This post may contain affiliate links. Please read my disclosure for more info.

5 reasons why beginners should use a capo

5 reasons why beginners should use a capo

Learning to play guitar is hard. So many have tried and given up.  Building up the muscle memory, hand strength, and coordination necessary to play a simple chord progression takes time. This is why beginners should use a capo. Most beginners start with enthusiasm, but that wanes over time as they see little progress.

Anything which makes the guitar easier to play in the first few months has got to be a good thing, right?.  Where there is visible progress, the motivation continues, and you are more likely to continue with your guitar-playing journey.

What is one of the best tools to help you learn? A capo.

A capo is a low-cost device that clamps down the strings at a specific fret on the fretboard.  This little tool can make most guitars (especially acoustic guitars) much easier to play.  This is why all beginners could benefit from using a capo.

Let’s look at five ways in which a capo can help.

(1) Lowers the action

The distance between the fretboard and the underside of the string is known as the “action”.  Most beginners start with guitars that are ‘affordable’.  One of the reasons those guitars are ‘affordable’ is that the manufacturers cut out unnecessary costs.  One such cost is setting a low action on the guitar.  As a result, most beginner guitars are hard to play.  It is frustrating that those who need easy-to-play guitars the most are beginners, but that is not what they get.

By adding a capo, the guitar’s action can be significantly reduced.

Capo lowers action
Beginner guitar with a capo. Lower action. Easier to play.
High Action Without Capo
Beginner guitar without a capo. Very high action. Hard to play.

It does not matter if you are playing open chords or barre chords; a capo will help.  Capos are cheap, so don’t let a $20 capo prevent you from playing guitar.

If you want to play along with others, or with a recording, you could tune the guitar to 1 semi-tone lower (Eb, Ab, Db, Gb Bb Eb) and use a capo at the first fret.  Detuning also has the added benefit of reducing the string tension, making it even easier to play.

Don’t view this as a permanent solution.  Once you’ve built up some playing skills, the capo should be removed so your hand can build up the necessary strength.

2) Reduces the stretch

Another area that beginners struggle with is stretching their fingers into the correct position.  It is normal to begin learning guitar in the first position (i.e., at the first fret); however, this is the area of the fretboard that also requires the biggest stretch.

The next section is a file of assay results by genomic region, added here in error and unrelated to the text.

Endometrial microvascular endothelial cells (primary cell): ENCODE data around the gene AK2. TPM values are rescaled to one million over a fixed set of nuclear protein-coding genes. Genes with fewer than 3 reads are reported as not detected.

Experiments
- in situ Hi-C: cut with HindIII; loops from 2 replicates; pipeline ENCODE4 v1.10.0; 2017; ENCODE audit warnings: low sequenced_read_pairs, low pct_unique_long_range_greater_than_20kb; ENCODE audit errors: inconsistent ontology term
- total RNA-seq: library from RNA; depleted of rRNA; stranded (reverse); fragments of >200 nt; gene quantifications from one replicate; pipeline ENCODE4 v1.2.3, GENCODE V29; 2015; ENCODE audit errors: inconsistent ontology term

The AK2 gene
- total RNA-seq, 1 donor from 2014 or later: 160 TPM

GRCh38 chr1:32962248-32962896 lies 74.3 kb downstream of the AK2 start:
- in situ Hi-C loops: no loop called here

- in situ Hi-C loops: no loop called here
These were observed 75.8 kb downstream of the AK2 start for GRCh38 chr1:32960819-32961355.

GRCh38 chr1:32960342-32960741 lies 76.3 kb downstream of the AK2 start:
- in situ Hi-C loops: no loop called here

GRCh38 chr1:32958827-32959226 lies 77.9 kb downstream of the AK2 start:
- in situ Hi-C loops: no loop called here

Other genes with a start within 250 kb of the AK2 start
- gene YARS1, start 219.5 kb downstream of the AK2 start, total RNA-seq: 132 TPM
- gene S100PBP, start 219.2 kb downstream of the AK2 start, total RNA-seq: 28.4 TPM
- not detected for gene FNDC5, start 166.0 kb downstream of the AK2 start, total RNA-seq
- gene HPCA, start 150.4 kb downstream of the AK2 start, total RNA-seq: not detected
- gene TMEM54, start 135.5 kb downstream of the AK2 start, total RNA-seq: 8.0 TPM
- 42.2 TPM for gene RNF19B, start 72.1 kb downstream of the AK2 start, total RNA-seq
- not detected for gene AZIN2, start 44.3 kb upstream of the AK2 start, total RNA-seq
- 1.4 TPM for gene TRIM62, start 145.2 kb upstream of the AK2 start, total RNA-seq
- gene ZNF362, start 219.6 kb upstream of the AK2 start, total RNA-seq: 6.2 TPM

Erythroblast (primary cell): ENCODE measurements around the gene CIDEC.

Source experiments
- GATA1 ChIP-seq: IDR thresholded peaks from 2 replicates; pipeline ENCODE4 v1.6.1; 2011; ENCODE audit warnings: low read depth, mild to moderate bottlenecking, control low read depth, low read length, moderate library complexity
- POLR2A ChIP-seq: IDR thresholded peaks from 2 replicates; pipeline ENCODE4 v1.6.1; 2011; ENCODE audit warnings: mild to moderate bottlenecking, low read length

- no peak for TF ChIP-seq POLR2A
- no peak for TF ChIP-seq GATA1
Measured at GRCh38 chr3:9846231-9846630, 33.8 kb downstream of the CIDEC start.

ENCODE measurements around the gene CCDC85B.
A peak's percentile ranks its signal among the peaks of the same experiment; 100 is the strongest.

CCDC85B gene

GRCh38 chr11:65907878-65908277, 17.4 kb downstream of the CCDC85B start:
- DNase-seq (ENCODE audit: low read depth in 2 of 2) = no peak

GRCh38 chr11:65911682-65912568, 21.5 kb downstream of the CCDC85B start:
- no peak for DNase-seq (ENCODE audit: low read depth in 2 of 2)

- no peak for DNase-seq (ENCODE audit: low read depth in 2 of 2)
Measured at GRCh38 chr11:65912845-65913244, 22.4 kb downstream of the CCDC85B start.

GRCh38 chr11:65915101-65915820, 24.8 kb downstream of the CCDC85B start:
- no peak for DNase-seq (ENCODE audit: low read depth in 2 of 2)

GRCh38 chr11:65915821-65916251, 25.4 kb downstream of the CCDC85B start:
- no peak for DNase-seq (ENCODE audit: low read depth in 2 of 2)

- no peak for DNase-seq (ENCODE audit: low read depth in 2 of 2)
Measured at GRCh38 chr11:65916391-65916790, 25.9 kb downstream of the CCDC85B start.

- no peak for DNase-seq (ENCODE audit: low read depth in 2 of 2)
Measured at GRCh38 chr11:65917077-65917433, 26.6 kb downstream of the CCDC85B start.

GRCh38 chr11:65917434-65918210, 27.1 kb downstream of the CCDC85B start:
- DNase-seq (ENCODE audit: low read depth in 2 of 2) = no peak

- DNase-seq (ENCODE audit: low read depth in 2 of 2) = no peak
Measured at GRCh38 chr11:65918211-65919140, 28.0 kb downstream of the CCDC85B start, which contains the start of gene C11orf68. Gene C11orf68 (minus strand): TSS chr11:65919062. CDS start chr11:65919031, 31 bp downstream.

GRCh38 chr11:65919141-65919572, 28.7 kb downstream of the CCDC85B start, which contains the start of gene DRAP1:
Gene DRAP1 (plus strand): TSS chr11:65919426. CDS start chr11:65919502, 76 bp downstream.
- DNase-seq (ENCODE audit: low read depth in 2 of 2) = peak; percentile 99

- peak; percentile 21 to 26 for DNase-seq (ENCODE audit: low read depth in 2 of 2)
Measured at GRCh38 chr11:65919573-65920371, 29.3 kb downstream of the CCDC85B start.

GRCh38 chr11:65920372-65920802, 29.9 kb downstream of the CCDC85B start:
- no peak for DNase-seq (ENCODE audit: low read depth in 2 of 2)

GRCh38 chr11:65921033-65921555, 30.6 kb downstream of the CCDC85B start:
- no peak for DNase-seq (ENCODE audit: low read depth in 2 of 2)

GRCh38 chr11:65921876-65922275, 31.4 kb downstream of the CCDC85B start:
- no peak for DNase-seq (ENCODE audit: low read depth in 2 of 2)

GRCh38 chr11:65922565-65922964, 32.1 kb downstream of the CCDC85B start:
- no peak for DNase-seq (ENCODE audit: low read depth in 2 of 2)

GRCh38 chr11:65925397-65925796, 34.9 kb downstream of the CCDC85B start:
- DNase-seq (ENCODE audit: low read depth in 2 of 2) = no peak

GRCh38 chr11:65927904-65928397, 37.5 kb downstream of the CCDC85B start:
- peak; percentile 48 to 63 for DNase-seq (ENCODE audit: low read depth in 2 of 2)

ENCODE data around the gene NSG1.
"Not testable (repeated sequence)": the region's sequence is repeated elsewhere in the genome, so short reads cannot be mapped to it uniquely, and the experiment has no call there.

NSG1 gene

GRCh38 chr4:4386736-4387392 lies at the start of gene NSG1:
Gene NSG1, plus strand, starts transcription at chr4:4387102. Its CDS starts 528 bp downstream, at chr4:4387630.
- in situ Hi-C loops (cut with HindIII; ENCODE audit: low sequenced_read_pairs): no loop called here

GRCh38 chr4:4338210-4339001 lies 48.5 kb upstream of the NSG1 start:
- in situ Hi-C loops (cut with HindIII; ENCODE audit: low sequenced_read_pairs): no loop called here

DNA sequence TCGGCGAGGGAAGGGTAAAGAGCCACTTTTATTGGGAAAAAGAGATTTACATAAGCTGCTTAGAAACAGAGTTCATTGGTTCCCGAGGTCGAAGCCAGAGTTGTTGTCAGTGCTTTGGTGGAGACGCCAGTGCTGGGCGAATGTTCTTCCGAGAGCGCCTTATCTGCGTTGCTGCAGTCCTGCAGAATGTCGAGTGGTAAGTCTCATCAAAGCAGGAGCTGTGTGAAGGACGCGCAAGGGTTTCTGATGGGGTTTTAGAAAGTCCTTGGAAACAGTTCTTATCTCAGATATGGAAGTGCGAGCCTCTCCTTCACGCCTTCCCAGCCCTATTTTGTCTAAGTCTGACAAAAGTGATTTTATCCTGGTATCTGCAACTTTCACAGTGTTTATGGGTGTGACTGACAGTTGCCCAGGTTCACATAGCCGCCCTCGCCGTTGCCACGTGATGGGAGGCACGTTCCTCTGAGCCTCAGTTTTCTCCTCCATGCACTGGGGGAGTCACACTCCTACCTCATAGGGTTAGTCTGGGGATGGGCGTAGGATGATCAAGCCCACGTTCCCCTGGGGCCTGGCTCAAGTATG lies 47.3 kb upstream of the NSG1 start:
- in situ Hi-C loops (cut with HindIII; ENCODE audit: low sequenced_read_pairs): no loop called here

Further up the fretboard, the frets are closer together. Therefore, applying a capo will, by its nature, require you the play higher up the neck, making the guitar easier to play.

Fretboard Distances

How much difference does this make?  For example, the 5th is 33% smaller than the 1st fret, so quite a bit.

Don’t go too far up the neck, though; else, you may encounter the opposite problem, the fingers being too squished together.  Find a comfortable fret. Then, as your skills improve, move the capo down toward the nut until it is no longer required.

3) Makes more songs accessible

Most of us learn guitar because there are some songs we would like to play.  We don’t want to play any old songs, but specific songs, songs that we love.  If that song is in the key of F (using chords F, Bb, and C), it might be 6 to 12 months before a beginner can even attempt it; how depressing.  Using a capo at the 3rd fret, you could play the D inversion (using chords D, G, and A), making the song accessible to beginner guitarists.

Chords in F Major (oh no!!! barre chords)

Major Chords in F

Chords in F major with Capo at 3rd Fret (much easier)

Major Chords in F Capo 3

Remember, maintaining motivation is key to learning the guitar.  Playing your favorite song (even with a capo) is more likely to keep you motivated.

4) Understanding note positions

Initially, we learn guitar by using shapes.  We have no idea what the notes are, but we know what the shapes look like; such as G major or D major.

The 6th, 5th, and 4th strings are important when playing chords, as these provide the bass note for each chord.  Taking the time to transpose chords to different capo positions requires an understanding of the notes on the fretboard, especially the 6th, 5th, and 4th strings.

Therefore, using a capo will help learn the note positions higher up the fretboard, an essential skill for every guitarist.

5) Teaches better technique

Have you ever heard somebody play guitar fast, I mean like really, really fast?  Good technique is what makes fast playing possible.  Good technique is effective because it makes as few movements as possible.

Since beginner guitars tend to have a higher action, it forces them to make more unnecessary movements, creating a bad technique.

Bad technique is difficult to correct later; I should know; I have tried.  Therefore, using a capo can help to reduce unnecessary movements and avoid some bad techniques. It won’t prevent the risk of all bad techniques, but it’s a good start.


Most beginners do not use or even own a capo.  However, it is a tool that makes a guitar significantly easier to play, can help maintain motivation, increases all-around understanding, and improves technique.  So, if you’ve not got a capo yet… get one.

Remember: always remove the capo between playing sessions to prevent damage to the guitar.